21+ .401

As you have guessed, this is in regards to our offense.
Simple interpretation: it's easier to score in transition.
And that seems to be the crucial thing for warriors in particular - with Bogut early attack is pretty much missing, for we wait for him to come and set into some scheme. It is not working as manifested in FG percentage. Our half court set offense is not effective and loses its efficiency the longer it takes to work for a shot. This is what happens when you have no post scorers demanding double team - it's easier for opposing defense to stay on the perimeter and watch the passing lanes - thus it takes too much time to move the ball to the open shooter, and most often it results in some bad saving possesion shot late in the clock( I still don't get why mark jackson has not figured how to use additional space when curry gets double team way out, sure the high key zone gets very wide then). Our two shooters get marginalized by having to take difficult shots.
It also explains why I never had a problem with early shots - to run set offense is difficult and the less talented teams get smothered by the defenses.
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PostPosted: Mon Mar 11, 2013 6:11 pm
32 wrote:Dude, scoreboard. 34 points in a victory.

Clearly, Klay wasn't stopping him. With Kobe only taking 1 free throw and 8 three's, we can assume the majority of his points came from the perimeter. So, yeah, zone or not, it was Klay's failed assignment and despite the 11 and 6 that Dwight chipped in before fouling out, anybody watching that game would tell you that Kobe went off in the last two periods of play.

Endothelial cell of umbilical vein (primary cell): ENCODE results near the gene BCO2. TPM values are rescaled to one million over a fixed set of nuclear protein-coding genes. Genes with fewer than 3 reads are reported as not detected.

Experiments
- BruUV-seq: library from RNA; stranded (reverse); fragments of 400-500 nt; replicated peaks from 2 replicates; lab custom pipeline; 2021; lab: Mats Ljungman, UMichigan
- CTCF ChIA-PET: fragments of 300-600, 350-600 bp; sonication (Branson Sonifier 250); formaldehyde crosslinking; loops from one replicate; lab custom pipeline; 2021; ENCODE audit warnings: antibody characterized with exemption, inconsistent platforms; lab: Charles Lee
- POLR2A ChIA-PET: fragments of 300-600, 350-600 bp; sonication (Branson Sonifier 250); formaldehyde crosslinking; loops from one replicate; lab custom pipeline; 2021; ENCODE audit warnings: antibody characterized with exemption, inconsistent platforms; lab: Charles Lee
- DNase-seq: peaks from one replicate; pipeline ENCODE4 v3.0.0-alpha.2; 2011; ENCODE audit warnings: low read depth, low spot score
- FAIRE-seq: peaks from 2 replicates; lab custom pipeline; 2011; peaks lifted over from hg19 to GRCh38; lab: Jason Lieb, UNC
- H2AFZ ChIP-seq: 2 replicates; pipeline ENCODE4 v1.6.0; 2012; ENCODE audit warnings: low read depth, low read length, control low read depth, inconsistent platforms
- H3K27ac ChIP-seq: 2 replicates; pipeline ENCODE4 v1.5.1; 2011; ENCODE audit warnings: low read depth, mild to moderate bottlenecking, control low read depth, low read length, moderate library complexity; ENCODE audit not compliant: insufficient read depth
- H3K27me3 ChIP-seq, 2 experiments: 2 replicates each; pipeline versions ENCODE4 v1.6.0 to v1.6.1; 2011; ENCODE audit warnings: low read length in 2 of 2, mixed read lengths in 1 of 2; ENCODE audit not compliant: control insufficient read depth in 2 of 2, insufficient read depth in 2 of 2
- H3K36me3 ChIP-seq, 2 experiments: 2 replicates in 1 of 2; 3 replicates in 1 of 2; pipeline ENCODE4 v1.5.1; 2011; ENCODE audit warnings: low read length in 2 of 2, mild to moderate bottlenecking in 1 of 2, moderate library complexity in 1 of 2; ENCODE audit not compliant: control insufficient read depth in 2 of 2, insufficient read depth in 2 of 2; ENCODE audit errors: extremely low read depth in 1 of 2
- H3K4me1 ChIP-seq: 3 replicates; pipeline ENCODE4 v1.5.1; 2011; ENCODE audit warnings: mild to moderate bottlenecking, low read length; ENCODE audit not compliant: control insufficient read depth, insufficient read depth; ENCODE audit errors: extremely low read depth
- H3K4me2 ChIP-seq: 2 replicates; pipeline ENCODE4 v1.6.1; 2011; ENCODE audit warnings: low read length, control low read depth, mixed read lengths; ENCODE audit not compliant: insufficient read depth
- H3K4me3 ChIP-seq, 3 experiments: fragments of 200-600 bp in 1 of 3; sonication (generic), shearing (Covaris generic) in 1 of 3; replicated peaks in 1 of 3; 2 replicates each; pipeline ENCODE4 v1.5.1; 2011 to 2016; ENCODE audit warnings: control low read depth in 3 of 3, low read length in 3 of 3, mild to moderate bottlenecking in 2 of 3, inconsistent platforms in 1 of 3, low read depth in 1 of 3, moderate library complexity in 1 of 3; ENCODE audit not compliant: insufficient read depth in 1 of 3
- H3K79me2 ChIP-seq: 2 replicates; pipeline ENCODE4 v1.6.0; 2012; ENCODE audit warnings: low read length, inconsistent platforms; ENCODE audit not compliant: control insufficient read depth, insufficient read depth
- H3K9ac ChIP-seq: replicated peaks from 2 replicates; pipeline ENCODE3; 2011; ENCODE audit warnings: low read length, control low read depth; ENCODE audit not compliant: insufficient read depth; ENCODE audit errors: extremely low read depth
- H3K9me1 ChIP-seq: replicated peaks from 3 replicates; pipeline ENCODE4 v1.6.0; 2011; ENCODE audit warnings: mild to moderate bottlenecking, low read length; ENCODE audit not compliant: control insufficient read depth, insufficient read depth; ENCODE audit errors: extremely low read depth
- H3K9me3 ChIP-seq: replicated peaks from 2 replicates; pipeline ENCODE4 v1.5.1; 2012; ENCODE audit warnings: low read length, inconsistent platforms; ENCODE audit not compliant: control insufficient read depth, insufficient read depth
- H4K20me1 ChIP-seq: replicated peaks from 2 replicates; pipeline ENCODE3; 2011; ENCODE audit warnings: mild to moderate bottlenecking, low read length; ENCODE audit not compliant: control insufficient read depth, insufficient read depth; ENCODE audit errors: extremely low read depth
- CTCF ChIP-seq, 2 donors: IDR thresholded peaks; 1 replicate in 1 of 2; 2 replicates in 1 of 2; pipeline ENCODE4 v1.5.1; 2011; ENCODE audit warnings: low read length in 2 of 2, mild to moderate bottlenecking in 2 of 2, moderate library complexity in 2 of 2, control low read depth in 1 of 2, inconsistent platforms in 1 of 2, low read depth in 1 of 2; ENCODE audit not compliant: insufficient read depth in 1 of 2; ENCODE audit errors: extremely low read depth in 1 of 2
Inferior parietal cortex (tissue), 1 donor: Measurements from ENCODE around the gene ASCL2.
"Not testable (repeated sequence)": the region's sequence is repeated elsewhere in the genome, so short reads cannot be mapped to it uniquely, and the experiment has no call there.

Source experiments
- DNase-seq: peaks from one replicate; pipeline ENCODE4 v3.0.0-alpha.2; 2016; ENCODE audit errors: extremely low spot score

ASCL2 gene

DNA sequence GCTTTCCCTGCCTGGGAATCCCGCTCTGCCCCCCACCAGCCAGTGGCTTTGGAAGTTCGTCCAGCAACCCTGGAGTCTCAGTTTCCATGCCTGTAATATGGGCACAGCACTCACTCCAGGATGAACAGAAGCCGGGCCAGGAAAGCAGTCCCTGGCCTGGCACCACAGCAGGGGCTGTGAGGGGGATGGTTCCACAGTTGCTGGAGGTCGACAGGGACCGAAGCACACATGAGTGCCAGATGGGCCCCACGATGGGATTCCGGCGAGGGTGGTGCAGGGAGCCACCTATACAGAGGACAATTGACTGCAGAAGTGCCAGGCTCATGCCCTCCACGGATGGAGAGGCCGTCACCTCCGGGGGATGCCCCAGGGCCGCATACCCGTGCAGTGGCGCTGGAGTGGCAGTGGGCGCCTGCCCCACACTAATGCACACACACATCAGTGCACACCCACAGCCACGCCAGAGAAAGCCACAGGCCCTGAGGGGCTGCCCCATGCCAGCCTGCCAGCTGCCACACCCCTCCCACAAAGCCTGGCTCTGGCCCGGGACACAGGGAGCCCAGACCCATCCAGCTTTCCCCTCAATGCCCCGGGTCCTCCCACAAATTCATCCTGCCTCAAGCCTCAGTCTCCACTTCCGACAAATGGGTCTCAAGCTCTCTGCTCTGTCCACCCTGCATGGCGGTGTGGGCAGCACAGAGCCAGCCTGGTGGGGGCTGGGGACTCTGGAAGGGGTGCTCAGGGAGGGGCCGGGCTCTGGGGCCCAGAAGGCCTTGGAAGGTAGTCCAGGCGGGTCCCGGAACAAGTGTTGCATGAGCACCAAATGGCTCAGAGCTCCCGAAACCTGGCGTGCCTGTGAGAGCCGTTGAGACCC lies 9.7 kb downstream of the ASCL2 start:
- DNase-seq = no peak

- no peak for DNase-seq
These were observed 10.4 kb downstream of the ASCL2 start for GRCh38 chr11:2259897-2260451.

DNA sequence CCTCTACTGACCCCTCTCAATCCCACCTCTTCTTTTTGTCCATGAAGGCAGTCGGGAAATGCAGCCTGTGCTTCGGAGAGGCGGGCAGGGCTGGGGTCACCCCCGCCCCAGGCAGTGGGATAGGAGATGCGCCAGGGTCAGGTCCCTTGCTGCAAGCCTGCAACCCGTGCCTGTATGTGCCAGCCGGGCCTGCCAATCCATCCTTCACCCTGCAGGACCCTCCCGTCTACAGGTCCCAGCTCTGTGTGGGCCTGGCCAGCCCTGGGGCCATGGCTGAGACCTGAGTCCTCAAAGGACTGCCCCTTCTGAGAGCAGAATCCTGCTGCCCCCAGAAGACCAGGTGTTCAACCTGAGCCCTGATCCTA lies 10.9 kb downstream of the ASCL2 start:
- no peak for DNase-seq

And if we're playing the volume shooter card, you should earmark the fact that Kobe's 16-of-41 (39%) is actually a better percentage than Klay shot in 16 attempts (37.5%), or Curry in 23 attempts (34.7%). I'm basing my assumption that you devalue guards shooting near 40% on your recent comments in the Milwaukee thread, but it's sadly just the nature of the beast. Perimeter shooters have nights at 50% and they have nights at 30%. The truly great ones chill in the 45-50 percentile, but that's the exception not the rule.

The fact remains. How many shots Kobe took is irrelevant given the fact that he single-handedly delivered LA a victory.


Kobe was not the reason they won that game. Any time you take 41 shots to score 34 points, you are doing a really, really bad job.

I use TS percentage, I never even look at FG percentage and I don't remember the last time I tried searching for it.
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PostPosted: Mon Mar 11, 2013 6:26 pm
Blackfoot wrote:
32 wrote:Dude, scoreboard. 34 points in a victory.

Clearly, Klay wasn't stopping him. With Kobe only taking 1 free throw and 8 three's, we can assume the majority of his points came from the perimeter. So, yeah, zone or not, it was Klay's failed assignment and despite the 11 and 6 that Dwight chipped in before fouling out, anybody watching that game would tell you that Kobe went off in the last two periods of play.